The galley crew was bustling about a bit more than usual when Torren reached the mess. He was nearly bowled over twice by cooks and stewards running around like the world was ending before someone took notice of him. The Captain asked,
“What in my blue heaven is going on?”
It seemed the printers in the galley were on the fritz as well. They were experiencing the same weird input glitch the Captain had already seen demonstrated by his request for tea. The galley crew had spent a fair portion of the morning trying to get them to work, only to find that the manual override failsafes were not being accepted by the impaired instruments.
Fortunately, for anyone aboard who might be hungry at any point in the next few hours, this was not a major setback. Most of the meals prepared on the ship were made with meats and starches carried on board and stowed in the provisions holds, and vegetables and spices grown in the hydroponics bays. So, if the material printers weren’t functioning properly, it’s not like the ship’s entire complement couldn’t be fed. But, there would have to be adjustments made.
Processed foods, such as breads, condiments, sauces, dressings, refined sugars, etc., were prepped using the printers, to minimize space required to store the ingredients used to make them, or the energy needed for the preservation of multitudes of containers carrying those items. The Chief Cook was beside himself trying to reschedule the planned meals for the next week without any processed additives. It would not be impossible, but it was going to take some skillful coordination.
Captain Scott, after collecting his tea — fresh brewed from the galley’s on-hand dry goods stock — encouraged the Chief Cook that he had every confidence the ship’s master gourmand was equal to the task. He also reassured the man that he was pretty certain no one in the mess would miss the synthetic swill that passed for ship’s wine in these next few coming days.
Besides, it wouldn’t be too much longer, now. They were less than two weeks out from their destination, and would be reaching the planet none too soon, either. The voyage across the galaxy had begun to wear on those not so accustomed to long space travel.
His morning brew procured, the Captain finally started toward the bridge. The day had gotten off to a rocky start, but, all things considered, there had been only a few minor inconveniences all around. He was sure his service team would be on top of this glitch right away... would probably have it cleared up before lunch.
As it turned out, though, this day wasn’t going to get any better... in fact, before too long, it would get much, much worse. Throughout mid-morning, reports continued to come in to Captain Scott from all over the ship about weird, random occurrences of computer system failures impacting day-to-day ship operations in the most unusual ways.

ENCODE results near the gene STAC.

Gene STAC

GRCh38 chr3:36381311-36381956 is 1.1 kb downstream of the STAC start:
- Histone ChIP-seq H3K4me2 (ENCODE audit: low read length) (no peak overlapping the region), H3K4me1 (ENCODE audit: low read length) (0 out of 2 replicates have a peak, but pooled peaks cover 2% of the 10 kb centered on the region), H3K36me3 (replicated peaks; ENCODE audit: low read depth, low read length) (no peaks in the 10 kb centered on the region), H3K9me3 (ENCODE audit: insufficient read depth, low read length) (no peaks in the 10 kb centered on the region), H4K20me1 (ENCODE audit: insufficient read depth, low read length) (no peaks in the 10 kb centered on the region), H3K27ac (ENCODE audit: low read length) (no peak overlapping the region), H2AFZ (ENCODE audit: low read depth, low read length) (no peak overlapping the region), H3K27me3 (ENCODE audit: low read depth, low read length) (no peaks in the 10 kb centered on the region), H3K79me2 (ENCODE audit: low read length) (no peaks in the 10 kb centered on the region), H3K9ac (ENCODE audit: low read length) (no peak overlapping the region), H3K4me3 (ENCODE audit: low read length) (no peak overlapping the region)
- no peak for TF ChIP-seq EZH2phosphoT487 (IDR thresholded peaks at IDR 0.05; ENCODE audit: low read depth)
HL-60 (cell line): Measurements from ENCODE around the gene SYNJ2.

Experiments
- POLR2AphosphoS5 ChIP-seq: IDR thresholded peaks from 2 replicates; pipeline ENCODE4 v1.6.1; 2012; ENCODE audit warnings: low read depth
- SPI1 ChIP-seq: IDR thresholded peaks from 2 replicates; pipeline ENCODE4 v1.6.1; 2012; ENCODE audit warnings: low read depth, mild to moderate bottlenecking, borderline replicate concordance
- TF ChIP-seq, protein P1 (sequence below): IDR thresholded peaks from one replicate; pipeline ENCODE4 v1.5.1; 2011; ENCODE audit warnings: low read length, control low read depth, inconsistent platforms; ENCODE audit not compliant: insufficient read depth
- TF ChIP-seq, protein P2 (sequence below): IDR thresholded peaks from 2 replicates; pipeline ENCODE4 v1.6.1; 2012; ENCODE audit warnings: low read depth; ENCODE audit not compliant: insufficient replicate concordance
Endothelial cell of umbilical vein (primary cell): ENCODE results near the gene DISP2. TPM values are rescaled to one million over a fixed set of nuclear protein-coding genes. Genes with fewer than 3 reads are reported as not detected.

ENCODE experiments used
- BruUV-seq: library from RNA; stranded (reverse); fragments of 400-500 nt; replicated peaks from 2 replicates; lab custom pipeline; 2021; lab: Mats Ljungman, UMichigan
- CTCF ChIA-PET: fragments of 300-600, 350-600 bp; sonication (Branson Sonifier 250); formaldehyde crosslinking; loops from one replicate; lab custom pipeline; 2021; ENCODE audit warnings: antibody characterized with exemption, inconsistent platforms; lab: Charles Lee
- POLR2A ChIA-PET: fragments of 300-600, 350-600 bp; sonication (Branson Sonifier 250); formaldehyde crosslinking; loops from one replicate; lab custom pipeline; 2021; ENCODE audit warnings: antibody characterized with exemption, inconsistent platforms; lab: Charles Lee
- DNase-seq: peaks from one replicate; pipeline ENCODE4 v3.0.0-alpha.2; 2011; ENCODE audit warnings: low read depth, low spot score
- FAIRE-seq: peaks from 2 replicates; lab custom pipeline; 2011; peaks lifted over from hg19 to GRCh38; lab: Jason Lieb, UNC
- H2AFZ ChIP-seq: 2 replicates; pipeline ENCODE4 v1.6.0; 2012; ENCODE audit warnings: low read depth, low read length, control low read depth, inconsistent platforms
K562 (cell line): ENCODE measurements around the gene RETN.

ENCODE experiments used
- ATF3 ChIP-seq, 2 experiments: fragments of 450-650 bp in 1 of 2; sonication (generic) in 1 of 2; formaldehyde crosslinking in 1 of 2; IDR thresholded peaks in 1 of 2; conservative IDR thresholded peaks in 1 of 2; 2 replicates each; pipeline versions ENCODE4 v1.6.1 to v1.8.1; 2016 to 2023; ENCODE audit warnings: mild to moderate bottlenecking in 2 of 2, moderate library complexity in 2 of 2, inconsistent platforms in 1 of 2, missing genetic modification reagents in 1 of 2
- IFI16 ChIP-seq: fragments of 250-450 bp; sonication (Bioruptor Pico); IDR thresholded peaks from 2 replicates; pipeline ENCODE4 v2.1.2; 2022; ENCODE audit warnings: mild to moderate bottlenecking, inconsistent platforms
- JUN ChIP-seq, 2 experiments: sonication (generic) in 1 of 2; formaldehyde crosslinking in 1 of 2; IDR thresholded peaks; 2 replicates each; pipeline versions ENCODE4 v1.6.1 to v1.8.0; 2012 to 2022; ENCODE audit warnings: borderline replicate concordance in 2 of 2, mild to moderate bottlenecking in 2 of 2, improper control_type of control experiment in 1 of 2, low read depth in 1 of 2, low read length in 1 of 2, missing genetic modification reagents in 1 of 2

In the infirmary, patients were being misread by the automated diagnostic system as other patients with similar-sounding names, and treated with improper medications and techniques. It was all the CMO could do to keep the ailing from the brink of cardiac failure, and this even in cases where they might have only come in for minor treatment! Thankfully, no one was drastically debilitated or irreparably harmed during the mixup, but in the end, the staff had to switch off all automated medical tools, and revert to practicing old-fashioned mortar-and-pestle style medicine.
It felt a bit like the dark ages, and was certainly less efficient, but — knock-on-wood — there hadn’t been any major ship-wide emergency situations for quite some time, and hopefully — fingers crossed — there wouldn’t be again any time soon. The more arcane process would at least get the job done, albeit a bit more slowly, but that shouldn’t represent more than a minor period of discomfort for some, so long as the beds didn’t fill up and there wasn’t a pressing need for an already overworked medical crew to manage too many patients. It would simply have to be an exercise in patience for everyone involved.
In the cargo holds, where a wide array of plants and livestock were kept to be distributed amongst the various settlement zones across the planet’s multiple colonies — each stored in ecological sections, segmented according to the conditions most resembling the prime hospitable environments for the flora and fauna contained within — the climate controls were acting up like crazy, shifting between system types within a matter of hours, adjusting the systems of all storage areas toward a base level equal to the rest of the ship. It seems the Cupertino was reinterpreting the programmed climates codes with words that had nothing to do with environmental conditions (Tropical became “Trophy,” Desert became “Deserve,” Mountain became “Mouthwash,” Tundra became “Tuned,” etc.), and as a result, the ship had no relevant data to interpret about the requested climate conditions, and therefore reset the programming for all stored ecosystems to the conditions it most naturally recognized.
The colonies’ environmental teams had to take all the climate control programming offline, and reset each temperature manually, by numerical input. It’s a good thing most members of that crew had been involved in the Terraforming project phase of the mission, so they knew the conditions of the planet’s various climates well enough to simulate them without help from the mainframe. It was no small task, either, staying one step ahead of a natural disaster. They were able to narrowly miss losing any livestock, but it was going to be touch-and-go once they got to the surface to determine if the vegetation — after enduring such harsh extremes — would take root, once transplanted. Only time would tell, at that point.